- Content should be of good quality with proper grammar, sentences, and punctuation.
- It should be well researched and all the facts, if included in the blog, should be checked beforehand.
- If any numbers or research included in the blog, its source should be added to the blog too.
- Any information without a proper source to backup will not be acceptable.
- The blog should be written with a keyword in mind. That keyword should be included in the title and first paragraph of the blog.
- Also, it should be included in the blog with a density of 2-3%. It should not look like it has been stuffed in the blog, write naturally.
- The blog should contain at least 3-4 images or gifs or any other media if available. An infographic would be an added value. (note, some writers we hire thru services do not have this ability, we understand)
- It should not be written in the chunks, i.e., any paragraph included should not be more than 150 words.
- The sentences should not be in passive voice. 10-15% or passive voice sentences are okay but not more than that.
- The blog should contain Title, Headings and a Subheadings for better readability of the blog.
- A particular sentence should not contain more than 15 words which make sentences a bit too long for readers.
- For better knowledge of readability refer Flesch Reading Score.
How to Write a Blog Post in Five Easy Steps [Summary]:
- Step 1: Plan your blog post by choosing a topic, creating an outline, conducting research, and checking facts.
- Step 2: Craft a headline that is both informative and will capture readers’ attentions.
- Step 3: Write your post, either writing a draft in a single session or gradually adding to it.
- Step 4: Use images to enhance your post, improve its flow, add humor, and explain complex topics.
- Step 5: Edit your blog post. Make sure to avoid repetition, read your post aloud to check its flow, have someone else read it and provide feedback, keep sentences and paragraphs short, don’t be a perfectionist, don’t be afraid to cut out text or adapt your writing last minute.
Technical Blog Specs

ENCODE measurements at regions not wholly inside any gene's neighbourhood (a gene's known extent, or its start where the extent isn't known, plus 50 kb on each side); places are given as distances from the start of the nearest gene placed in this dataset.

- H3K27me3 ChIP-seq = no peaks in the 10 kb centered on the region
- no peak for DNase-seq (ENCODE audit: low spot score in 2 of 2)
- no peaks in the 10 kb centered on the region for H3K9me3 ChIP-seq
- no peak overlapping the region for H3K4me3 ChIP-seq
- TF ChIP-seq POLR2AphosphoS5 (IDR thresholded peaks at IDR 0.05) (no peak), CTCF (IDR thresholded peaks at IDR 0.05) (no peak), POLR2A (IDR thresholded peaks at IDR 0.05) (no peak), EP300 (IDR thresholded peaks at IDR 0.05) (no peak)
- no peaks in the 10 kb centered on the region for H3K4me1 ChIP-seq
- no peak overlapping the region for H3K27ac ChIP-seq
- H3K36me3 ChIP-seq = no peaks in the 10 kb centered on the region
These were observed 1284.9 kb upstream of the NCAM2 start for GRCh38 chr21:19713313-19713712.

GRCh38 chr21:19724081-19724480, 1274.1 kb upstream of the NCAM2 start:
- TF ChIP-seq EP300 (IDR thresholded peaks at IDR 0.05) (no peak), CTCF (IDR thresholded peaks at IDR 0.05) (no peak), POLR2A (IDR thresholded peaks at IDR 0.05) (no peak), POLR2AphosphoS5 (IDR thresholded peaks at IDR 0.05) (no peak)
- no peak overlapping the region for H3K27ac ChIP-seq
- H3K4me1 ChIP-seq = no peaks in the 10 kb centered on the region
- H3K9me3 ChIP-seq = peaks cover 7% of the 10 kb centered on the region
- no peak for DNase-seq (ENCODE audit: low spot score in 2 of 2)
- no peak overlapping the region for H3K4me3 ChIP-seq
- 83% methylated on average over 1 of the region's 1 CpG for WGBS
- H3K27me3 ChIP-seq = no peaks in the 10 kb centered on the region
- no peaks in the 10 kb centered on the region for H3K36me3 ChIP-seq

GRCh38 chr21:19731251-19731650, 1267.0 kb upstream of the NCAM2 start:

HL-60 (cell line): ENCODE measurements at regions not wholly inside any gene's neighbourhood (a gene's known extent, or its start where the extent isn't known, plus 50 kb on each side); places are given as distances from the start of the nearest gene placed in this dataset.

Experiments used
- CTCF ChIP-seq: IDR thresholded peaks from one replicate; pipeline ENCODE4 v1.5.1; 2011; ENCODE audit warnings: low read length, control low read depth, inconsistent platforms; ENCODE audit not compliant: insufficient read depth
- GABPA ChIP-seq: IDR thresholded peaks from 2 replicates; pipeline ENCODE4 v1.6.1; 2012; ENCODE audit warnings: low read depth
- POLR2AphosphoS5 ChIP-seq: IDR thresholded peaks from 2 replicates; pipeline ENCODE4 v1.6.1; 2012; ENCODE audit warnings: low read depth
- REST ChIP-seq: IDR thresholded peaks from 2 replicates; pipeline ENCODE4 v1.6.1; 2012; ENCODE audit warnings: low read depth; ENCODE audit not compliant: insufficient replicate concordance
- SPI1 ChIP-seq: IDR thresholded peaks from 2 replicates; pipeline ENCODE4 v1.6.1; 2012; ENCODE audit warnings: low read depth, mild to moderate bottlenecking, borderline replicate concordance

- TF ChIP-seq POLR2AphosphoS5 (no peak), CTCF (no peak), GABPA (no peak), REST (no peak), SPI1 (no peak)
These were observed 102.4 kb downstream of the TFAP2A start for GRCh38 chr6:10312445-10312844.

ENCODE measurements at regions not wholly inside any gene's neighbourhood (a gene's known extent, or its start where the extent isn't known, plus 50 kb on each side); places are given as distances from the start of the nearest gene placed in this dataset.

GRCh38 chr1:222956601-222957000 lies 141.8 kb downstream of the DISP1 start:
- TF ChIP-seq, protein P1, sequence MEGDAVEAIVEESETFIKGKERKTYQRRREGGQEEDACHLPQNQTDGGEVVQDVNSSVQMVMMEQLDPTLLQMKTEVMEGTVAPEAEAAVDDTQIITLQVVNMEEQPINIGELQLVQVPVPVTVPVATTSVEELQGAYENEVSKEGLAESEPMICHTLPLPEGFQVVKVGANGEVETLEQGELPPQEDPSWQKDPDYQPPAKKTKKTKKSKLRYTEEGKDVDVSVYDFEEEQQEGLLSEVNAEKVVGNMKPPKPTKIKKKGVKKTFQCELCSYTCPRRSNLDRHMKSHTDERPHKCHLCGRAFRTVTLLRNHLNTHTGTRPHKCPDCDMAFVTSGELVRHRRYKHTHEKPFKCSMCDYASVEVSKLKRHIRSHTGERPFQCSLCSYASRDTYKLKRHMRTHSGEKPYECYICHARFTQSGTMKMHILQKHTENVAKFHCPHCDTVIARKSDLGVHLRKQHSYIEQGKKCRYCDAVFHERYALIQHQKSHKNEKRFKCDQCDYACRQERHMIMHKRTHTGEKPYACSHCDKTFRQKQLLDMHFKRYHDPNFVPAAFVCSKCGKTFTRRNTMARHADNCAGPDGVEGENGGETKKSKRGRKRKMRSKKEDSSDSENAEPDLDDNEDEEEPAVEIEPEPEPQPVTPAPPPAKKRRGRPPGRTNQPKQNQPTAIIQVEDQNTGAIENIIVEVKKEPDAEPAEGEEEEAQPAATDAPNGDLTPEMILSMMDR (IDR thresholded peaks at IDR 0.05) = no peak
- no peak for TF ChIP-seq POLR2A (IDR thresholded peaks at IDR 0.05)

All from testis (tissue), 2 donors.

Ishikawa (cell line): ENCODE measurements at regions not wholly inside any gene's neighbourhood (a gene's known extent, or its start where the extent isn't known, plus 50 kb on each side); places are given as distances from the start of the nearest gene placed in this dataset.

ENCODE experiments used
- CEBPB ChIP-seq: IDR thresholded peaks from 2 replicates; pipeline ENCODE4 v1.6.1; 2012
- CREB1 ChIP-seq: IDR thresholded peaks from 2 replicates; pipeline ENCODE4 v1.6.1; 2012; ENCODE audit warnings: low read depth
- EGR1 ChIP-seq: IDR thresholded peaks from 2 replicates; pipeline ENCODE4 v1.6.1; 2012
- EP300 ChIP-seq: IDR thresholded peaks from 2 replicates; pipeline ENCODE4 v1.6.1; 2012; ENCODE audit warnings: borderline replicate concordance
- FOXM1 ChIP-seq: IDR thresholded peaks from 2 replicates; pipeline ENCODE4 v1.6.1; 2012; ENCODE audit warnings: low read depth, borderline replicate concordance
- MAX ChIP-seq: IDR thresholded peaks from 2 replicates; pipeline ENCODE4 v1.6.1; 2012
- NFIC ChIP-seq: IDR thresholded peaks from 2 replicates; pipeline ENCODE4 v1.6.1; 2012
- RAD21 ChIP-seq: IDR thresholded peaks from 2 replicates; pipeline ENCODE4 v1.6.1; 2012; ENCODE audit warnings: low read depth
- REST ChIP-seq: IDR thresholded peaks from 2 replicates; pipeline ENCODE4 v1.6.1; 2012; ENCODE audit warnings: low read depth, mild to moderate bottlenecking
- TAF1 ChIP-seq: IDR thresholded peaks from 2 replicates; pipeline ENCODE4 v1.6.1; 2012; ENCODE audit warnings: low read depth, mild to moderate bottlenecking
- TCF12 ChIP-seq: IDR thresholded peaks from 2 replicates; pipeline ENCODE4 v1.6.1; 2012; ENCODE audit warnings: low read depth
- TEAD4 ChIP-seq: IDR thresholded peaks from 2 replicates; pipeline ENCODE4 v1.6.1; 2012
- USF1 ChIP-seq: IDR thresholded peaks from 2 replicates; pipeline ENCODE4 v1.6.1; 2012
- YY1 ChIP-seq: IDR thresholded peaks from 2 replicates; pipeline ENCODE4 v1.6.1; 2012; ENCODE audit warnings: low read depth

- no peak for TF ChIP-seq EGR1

- Paragraphs: Flush left. No more than four sentences. Three is optimal. Note, most people are reading on a phone or tablet.
- Headlines are key; headlines are key, headlines are key.
- The first sentence or two should catch the readers attention and be its paragraph. It should hook the reader.
- Paragraphs should he short, as should sentences. Note the format of this blog post. https://seoexpertbrad.com/seo-copywriting-tips/. or any post by Neil Patel.
- Quality images, easy to read, catchy headline, proper use of decoration of text with italic and bolding. http://seopressor.com/blog/ does a great job of decorating the text.
- Write to the reader, understand the audience, and solve the user’s problem. If you do not understand the topic, PASS ON IT.
- Be concise, not wordy. If you are assigned 2000 words, but cannot hit 2000 words, 1389 quality words are better than 2000 words of fluff.
- Avoid passive voice. Understand passive voice.
- Avoid using: really, actually, that you, things, that, it, they, stuff, very, Definitely, certainly, probably, actually, basically, virtually, Totally, completely, absolutely, literally, Rather, quite, somewhat, somehow, Wonder, ponder, think, thought, feel, felt, understand, realize.
- Do not spin content. Period.
- Understand and use headers, H1, H2, H3
- Hyperlinks: Please hyperlink all facts to hard sources, such as studies or articles from experts in the field. Hyperlink the study to the specific words in the article (about the facts) it correlates to. Do not create a post full of links out.
- Each blog post should have links to 1-3 other of our blog posts, 1-2 other pages on our website, and 3+ authority outgoing links. (note, this is based on 2000 words)
- Please write to a KEYWORD topic, NOT just a keyword, and stay keyword topical. Do not just write about a keyword, write around the keyword. The goal is to rank for more than the keyword; we want the page to rank for words associated with the keyword as well. Use lsigraph.com to help find associated keywords to include.